If the three-judge panel rules against federal Obamacare subsidies, sources close to the case say the administration is very likely to request an en banc ruling — a re-vote taken by the full D.C. Circuit. The math of the overall bench is friendlier to the White House: 7 judges are Democratic appointees and 4 are Republican appointees. Four of the judges were placed by President Barack Obama himself, all during his second term.
The legal basis for the lawsuit was crafted by Cato’s Michael Cannon and Case Western law professor Jonathan Adler. The challengers lost the case in the D.C. district court. Cannon said on Wednesday he’s “hopeful” about winning at the appeals court.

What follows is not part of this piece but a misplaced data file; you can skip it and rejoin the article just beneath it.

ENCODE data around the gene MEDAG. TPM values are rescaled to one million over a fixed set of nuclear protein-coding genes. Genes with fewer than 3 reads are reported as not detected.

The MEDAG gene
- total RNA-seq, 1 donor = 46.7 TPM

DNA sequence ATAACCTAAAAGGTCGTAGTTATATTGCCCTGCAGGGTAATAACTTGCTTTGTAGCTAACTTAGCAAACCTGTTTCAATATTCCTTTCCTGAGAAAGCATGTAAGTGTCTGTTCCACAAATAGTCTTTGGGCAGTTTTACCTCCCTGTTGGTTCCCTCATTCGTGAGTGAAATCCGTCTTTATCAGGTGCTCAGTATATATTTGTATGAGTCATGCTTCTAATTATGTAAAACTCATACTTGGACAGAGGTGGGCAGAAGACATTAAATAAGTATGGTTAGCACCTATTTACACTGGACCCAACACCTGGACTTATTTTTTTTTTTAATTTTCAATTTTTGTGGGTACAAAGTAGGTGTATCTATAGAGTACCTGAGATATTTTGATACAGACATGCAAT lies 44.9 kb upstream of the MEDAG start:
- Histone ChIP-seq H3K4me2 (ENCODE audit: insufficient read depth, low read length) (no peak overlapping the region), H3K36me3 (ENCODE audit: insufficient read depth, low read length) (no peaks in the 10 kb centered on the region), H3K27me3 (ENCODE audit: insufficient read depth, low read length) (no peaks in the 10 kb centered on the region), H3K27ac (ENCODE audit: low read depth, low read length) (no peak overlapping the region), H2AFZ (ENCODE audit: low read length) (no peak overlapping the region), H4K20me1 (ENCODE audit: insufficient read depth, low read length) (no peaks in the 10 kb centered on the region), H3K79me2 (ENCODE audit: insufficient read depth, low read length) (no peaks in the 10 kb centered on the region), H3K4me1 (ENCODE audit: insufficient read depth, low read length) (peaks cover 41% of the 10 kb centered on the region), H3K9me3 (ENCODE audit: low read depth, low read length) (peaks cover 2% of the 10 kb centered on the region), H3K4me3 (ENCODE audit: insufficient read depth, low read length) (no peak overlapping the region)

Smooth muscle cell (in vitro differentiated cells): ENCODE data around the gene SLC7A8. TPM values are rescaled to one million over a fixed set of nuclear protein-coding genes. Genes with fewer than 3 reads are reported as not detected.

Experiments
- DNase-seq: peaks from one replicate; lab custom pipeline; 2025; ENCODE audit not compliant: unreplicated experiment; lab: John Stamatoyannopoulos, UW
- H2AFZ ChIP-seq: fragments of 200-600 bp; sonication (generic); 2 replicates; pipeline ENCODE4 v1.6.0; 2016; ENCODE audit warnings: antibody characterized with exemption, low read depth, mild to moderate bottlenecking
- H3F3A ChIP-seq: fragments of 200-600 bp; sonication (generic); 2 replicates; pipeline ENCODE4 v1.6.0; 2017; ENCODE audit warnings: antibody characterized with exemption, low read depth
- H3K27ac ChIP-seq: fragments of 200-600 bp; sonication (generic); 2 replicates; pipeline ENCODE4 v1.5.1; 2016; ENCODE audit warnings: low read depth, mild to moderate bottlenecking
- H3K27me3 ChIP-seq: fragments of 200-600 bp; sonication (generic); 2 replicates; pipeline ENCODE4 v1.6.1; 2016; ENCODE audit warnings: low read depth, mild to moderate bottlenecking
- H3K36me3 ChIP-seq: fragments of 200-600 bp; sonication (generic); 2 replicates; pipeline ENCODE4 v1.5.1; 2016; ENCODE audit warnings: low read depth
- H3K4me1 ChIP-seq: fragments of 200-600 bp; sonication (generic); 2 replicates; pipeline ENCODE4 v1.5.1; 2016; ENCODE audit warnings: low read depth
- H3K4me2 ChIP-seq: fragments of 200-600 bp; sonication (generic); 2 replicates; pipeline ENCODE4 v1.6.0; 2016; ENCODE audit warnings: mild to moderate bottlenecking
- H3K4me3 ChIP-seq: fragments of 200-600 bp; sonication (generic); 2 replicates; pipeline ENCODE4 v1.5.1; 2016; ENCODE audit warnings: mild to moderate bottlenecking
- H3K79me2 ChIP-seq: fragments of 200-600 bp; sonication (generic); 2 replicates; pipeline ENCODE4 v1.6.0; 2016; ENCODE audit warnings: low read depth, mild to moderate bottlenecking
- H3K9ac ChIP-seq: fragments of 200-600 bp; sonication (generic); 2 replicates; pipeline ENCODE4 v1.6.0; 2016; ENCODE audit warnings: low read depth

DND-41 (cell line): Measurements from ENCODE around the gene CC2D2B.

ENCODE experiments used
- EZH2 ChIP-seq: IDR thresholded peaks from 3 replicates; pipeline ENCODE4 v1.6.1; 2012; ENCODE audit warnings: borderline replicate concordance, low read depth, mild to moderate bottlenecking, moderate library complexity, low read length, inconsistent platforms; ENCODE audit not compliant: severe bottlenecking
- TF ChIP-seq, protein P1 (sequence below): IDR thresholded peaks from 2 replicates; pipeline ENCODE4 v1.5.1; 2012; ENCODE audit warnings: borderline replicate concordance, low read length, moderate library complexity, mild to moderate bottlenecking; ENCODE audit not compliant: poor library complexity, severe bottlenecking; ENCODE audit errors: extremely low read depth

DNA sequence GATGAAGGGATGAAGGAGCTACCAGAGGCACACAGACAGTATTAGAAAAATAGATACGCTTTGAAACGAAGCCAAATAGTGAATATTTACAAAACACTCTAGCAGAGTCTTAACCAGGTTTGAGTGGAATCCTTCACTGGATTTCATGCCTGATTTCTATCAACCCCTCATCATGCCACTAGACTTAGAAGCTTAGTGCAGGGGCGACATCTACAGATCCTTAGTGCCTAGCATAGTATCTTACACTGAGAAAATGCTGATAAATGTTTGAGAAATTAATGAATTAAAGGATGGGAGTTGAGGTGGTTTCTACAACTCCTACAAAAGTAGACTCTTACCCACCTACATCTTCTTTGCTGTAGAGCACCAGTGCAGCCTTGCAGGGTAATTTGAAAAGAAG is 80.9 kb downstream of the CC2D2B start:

The White House declined to comment on the pending litigation and administration officials wouldn’t weigh in on potential contingency plans if the D.C. Circuit court’s final judgment is against the Obamacare subsidies.
"The text of the statute makes clear that the state establishment of an Exchange was never viewed as a condition for the availability of tax credits," read the brief signed by Senate Majority Leader Harry Reid (D-NV), then-House Speaker Nancy Pelosi (D-CA) and other legislative architects of Obamacare.
h/t: Sahil Kapur at TPM
Image via Daily Kos’ FB Page.
Virginia Gov. Terry McAuliffe (D) plans to move forward with Medicaid expansion even without lawmakers’ support, the governor announced on Friday. The battle over Medicaid expansion has been particularly contentious in Virginia over the past several months, as McAuliffe been unable to convince the GOP-controlled legislature to move forward with implementing the policy even though it has bipartisan support in the state.